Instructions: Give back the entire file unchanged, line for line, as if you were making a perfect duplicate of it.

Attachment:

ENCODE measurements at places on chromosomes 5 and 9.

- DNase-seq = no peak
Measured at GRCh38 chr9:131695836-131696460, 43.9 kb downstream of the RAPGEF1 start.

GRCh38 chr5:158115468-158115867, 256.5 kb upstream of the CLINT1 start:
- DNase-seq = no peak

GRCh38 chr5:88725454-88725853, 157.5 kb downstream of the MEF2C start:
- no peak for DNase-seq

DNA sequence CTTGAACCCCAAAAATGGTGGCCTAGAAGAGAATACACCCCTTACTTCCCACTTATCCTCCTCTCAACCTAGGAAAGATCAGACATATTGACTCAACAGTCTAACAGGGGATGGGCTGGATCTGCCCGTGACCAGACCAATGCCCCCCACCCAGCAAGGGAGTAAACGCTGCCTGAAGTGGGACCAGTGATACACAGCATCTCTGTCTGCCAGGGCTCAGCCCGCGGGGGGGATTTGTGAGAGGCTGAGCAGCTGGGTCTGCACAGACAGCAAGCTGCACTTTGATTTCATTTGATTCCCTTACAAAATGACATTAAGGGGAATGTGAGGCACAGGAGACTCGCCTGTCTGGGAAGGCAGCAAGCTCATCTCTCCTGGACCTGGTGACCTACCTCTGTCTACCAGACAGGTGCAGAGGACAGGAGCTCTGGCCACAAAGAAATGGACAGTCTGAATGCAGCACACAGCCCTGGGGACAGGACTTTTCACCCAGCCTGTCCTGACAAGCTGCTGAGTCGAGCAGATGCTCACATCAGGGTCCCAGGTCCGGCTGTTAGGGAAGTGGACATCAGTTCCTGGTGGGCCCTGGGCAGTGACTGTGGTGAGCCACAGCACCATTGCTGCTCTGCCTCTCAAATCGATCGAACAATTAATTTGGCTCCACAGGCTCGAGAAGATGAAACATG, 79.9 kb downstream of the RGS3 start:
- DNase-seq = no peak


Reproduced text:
ENCODE measurements at places on chromosomes 5 and 9.

- DNase-seq = no peak
Measured at GRCh38 chr9:131695836-131696460, 43.9 kb downstream of the RAPGEF1 start.

GRCh38 chr5:158115468-158115867, 256.5 kb upstream of the CLINT1 start:
- DNase-seq = no peak

GRCh38 chr5:88725454-88725853, 157.5 kb downstream of the MEF2C start:
- no peak for DNase-seq

DNA sequence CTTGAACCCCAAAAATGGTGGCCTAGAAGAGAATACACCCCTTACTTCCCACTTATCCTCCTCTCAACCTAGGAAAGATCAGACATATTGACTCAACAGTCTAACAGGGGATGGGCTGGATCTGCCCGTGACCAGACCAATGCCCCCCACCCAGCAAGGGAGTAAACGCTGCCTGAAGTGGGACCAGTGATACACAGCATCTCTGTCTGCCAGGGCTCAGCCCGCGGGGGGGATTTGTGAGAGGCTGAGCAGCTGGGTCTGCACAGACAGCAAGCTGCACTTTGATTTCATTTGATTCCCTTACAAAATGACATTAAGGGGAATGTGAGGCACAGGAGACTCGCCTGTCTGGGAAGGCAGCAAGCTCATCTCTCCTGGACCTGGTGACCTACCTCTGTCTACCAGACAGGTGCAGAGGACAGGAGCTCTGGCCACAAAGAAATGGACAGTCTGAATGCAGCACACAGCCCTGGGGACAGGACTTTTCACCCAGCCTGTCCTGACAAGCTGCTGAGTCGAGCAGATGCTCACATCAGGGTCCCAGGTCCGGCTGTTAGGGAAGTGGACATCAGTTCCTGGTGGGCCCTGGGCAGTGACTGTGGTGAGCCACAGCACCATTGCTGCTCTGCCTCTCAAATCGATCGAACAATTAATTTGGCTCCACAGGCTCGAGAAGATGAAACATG, 79.9 kb downstream of the RGS3 start:
- DNase-seq = no peak